When God Leaves Us Awestruck: Finding Words to Capture Wonder
Sam Storms: Let me give you one of the most glorious words in the Bible that everybody can pronounce and understand: oh. In Romans 11:33, it’s the first word. It’s not a little transitional particle that English translators put in there. It’s in the Greek text. Paul has just been talking through eleven chapters of the grace of God and the beauty of justification and he comes to this doxology. You know how he starts? “Oh . . . !”
When you preach Romans, spell it this way: R-o-h-m-a-n-s. “Oh, the depths of the riches of wisdom and knowledge of God, how unsearchable are his judgments, inscrutable his ways. Who has known the mind of the Lord?” Does that word, “oh” mean fun? No, I think it means this: “oh” — just wonder, awe, amazement, mind-blowing, and circuit destroying. Oh. You could go home and preach a whole series of sermons on that one word, “oh.”
Explore it. Why? Why is it that when our people come to church and you ask them, “Give me one word to describe your reaction to what you experienced today,” and they say, “Eh”? We’ve lost that sense of “oh.” “The depths of the riches and the wisdom, the knowledge of God.”
John Piper: One of the reasons we’ve lost it is because we don’t have vocabulary to capture it. Even if God were to touch you at midnight with that, what would you say? You’d probably say wow. Wow is okay. I don’t make a case against wow. It’s just kind of California for Shakespeare. But there should be a few more possibilities in our vocabulary to capture that. “Oh the depth of the wisdom and the riches and the knowledge of God.” I’m just saying, pastors, that’s part of your job.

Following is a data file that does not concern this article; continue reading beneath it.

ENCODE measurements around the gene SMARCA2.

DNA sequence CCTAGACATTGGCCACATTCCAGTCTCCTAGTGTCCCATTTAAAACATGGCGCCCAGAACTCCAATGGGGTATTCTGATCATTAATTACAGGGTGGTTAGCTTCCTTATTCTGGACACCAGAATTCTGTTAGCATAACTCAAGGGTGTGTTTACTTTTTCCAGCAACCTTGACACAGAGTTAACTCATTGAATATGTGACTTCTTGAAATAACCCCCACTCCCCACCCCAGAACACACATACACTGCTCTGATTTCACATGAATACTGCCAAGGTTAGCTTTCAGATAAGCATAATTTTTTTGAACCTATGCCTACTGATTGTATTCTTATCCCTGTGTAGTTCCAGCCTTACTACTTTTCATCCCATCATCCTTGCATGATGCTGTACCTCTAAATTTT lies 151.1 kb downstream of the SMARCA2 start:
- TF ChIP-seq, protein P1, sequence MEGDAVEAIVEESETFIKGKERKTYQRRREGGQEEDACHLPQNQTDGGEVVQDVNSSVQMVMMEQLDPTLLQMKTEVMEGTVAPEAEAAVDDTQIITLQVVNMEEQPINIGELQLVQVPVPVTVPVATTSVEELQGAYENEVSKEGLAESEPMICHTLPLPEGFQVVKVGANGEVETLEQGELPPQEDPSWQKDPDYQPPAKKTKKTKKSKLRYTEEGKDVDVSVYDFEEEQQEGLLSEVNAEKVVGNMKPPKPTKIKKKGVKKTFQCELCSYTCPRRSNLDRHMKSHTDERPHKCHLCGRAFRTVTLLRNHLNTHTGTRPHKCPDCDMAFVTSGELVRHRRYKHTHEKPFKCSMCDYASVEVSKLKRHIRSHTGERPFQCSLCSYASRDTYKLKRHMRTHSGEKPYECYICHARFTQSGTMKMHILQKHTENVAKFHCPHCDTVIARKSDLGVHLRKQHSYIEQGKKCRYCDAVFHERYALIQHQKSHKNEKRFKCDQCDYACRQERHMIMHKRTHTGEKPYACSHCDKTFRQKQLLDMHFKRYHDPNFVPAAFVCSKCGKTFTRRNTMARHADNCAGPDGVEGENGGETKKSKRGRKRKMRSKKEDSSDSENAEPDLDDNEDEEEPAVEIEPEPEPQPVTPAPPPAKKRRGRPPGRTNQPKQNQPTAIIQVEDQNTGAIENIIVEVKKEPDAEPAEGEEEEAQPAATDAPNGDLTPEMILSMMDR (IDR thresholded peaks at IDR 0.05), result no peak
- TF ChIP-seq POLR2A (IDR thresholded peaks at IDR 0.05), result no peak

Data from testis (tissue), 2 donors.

I have this beef with commentaries — and I have education — because I don’t think in any major academic commentaries you’ll ever see the word oh: o-h. None. That’s symptomatic of our disconnection of academia and worship, because if you put the word oh in a formal commentary, the editor’s going to scratch it. It just doesn’t belong there.
Just be aware of that as you’re studying that you’re absorbing language that limits you. Everywhere you listen, everywhere you read, you’re going to absorb language.
“We’re given eyes to see realities that nobody has words for.”
I really do think that it wouldn’t hurt to get a volume of George Herbert and a volume of Shakespeare, not because the theology is all that great, but because Shakespeare and William Tyndale put more words into the English language than any other human beings. They created language. They created possibilities. We ought to be doing that because we’re the ones who see. We’re given eyes to see realities that nobody has words for. Sam Storms spent most of his time saying, “I don’t know what I’m talking about.” But my, he worked really hard to find some words to help us. That’s your job.
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Posted by Jeff Brown
From Desiring God
From Source: Desiring God